Country vs city living: The pros and cons

If you live in a city, then you could be sitting dreaming of rolling hills and fresh air as another speeding car flies past your apartment window.

But if you're already living in the country, there's also a strong chance you could be yearning for the excitement of the city.

Us Brits are never happy, are we?

But on a more serious note, there are a host of pros and cons when it comes to city life or living in the country, so we've taken a look at some of them here...


Country vs city living: Pros and cons

The decision on whether to live in the country or a city isn't just a choice on pace of life.

Many other factors can come into play.


The pros and cons of country living

Peace and quiet

It stands to reason that the further you are away from the hustle and bustle of a city, the quieter things will be.

This is a hugely appealing factor if you have grown out of the noise of city living and are seeking a more peaceful way of life.

However, for some, the 'hear a pin drop' nature of living in the countryside can be unnerving.

If you're used to city living, really take some time to think how the change in noise level could affect you and whether complete silence is always a good thing.

cotswolds village

Lower cost of homes

City living comes at a cost, we all know that.

In the UK, the closer you live to a city, generally the more you will pay for your property.

However, while you might get more house for your money out in the sticks, you should also consider how much extra money you'll be spending to commute to work or drive to the shops twice a week.

Quality of life and space

City living can be compact at the best of times, so moving to the countryside can have huge lifestyle and health benefits

Gardens tend to be larger than in cities or towns, where sometimes outdoor space is even non-existent, while having the countryside on the doorstep means plenty of fresh rural air for great health.

A sense of community

There may be more people living in cities, but more people usually means less conversation and communication.

City lives are busy and over-crowding can be stressful, so moving to the country can be great for getting to know neighbours and local businesses like coffee shops and butchers.

That feeling of community can be hugely beneficial when it comes to settling in quickly.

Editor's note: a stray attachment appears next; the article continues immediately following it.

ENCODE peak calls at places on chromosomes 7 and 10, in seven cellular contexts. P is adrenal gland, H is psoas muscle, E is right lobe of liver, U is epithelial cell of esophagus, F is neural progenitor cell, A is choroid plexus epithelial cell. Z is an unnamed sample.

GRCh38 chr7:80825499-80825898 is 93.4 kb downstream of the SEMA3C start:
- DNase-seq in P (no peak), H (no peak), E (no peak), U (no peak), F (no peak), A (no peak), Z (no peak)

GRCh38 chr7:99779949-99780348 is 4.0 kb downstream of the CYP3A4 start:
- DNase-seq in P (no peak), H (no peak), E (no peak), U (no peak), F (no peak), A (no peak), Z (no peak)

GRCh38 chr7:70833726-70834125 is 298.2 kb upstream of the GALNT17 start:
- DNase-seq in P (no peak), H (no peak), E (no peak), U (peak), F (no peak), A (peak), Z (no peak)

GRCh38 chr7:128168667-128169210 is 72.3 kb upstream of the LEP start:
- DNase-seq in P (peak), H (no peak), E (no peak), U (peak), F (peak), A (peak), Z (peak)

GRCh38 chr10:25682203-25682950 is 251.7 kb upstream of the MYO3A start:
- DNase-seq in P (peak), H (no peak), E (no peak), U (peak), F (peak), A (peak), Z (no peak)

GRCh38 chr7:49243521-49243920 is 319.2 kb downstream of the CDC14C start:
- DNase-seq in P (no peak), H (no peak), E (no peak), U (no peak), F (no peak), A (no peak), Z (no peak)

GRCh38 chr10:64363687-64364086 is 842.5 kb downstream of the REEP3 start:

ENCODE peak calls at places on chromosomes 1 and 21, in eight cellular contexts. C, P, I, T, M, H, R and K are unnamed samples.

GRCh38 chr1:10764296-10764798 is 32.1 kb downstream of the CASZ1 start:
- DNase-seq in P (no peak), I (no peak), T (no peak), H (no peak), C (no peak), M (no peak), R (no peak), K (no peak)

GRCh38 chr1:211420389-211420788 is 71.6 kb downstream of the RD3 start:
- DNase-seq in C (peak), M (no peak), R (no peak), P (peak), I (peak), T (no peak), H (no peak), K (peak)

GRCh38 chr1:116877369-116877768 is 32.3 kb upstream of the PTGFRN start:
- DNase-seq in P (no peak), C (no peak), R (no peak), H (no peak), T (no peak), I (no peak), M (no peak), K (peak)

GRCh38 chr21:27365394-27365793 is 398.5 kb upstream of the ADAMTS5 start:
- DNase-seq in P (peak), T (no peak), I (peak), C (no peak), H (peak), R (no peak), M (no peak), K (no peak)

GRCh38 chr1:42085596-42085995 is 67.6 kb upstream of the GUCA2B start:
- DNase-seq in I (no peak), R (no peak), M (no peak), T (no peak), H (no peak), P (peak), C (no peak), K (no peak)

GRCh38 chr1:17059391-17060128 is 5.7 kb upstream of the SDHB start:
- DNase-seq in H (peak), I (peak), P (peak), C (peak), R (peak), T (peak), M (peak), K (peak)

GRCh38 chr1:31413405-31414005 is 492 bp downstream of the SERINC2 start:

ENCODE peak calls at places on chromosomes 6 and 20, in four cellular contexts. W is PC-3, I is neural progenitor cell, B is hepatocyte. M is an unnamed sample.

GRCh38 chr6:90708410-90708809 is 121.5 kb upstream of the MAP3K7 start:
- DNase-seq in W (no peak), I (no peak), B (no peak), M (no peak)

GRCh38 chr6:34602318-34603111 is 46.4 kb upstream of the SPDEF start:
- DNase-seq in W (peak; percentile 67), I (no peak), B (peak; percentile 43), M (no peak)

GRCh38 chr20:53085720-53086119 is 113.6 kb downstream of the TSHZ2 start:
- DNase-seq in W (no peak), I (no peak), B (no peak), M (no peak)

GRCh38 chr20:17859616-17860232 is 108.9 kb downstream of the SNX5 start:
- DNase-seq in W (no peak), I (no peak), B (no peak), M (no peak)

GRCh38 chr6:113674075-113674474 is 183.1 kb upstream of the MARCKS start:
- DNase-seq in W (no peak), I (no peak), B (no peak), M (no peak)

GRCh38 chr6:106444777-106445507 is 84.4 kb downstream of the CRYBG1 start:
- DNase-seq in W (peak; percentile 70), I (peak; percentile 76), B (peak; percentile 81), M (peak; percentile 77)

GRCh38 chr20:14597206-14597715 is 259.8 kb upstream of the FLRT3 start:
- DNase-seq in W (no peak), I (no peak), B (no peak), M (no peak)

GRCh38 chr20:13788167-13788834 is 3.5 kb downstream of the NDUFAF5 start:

Slower pace of life

As we outlined above, city life is busy, hectic and can be stressful.

Rural neighbourhoods are generally safer, with lower crime rates, as well as experiencing fewer problems with traffic and fewer people on public transport.


The pros and cons of city life

More opportunity

If you live in the countryside, there's a strong chance you're still having to commute to work - depending on what you do, of course.

And if your heart is set on working in the countryside as well as living there, that can mean fewer opportunities or limited options for employment.

Big businesses are, more often than not, based in towns and cities like Bristol and this can mean better opportunities and pay prospects for those choosing an urban life over a rural one.

Better transport links

Living in a town or city will almost certainly give you more options when it comes to transport.

Those living in rural areas often find themselves stranded when it comes to public transport, meaning a long drive to reach amenities.

Trains, trams, buses and taxis are more readily available in urban areas, meaning far more choice for people living nearby.

bristol city

Access to amenities

And you might not even need a transport option to get to amenities if you live in a city.

Shops will almost certainly be within walking distance for city dwellers, meaning ease as well as great exercise and a positive contribution to their carbon footprint, too.

Services like WiFi are also generally better in cities and towns so if you need online access for work, rural living may not be for you.

Better choice for social activities

Cities and towns generally have more choice when it comes to restaurants, bars, theatres and cinemas, meaning far more options for those fun nights out with family and friends.

And if you are into something a little more niche, there's a better chance of finding like-minded people in a city than a rural area.


Something else to consider

If you're looking for the best of both city and rural living, you should consider living somewhere in between.

It's obvious, but some people can be put off by the suburbs.

In the south west, we are quite spoiled really as we get the best of both worlds regardless.

The city of Bristol is a major employment hub and a growing city with a whole host of different things happening every day.

But a short hop north to Gloucester or Cheltenham means you are close to the heart of the Cotswolds - and country life doesn't get any better than that.

And whether you're looking to live in the centre of Bristol or in a suburb like Southville, Bishopston, Bradley Stoke, Clifton, Downend, Henleaze, Kingswood, Redfield or Westbury-on-Trym, you're never far away from the bustle of the city.

But you're also close to the peace and tranquillity of the Cotswolds and Mendip Hills or the seaside at Burnham-on-Sea.

Whether you decide you want to live in the country or in the city, take a look at our latest available properties, or get in touch with your local CJ Hole office.



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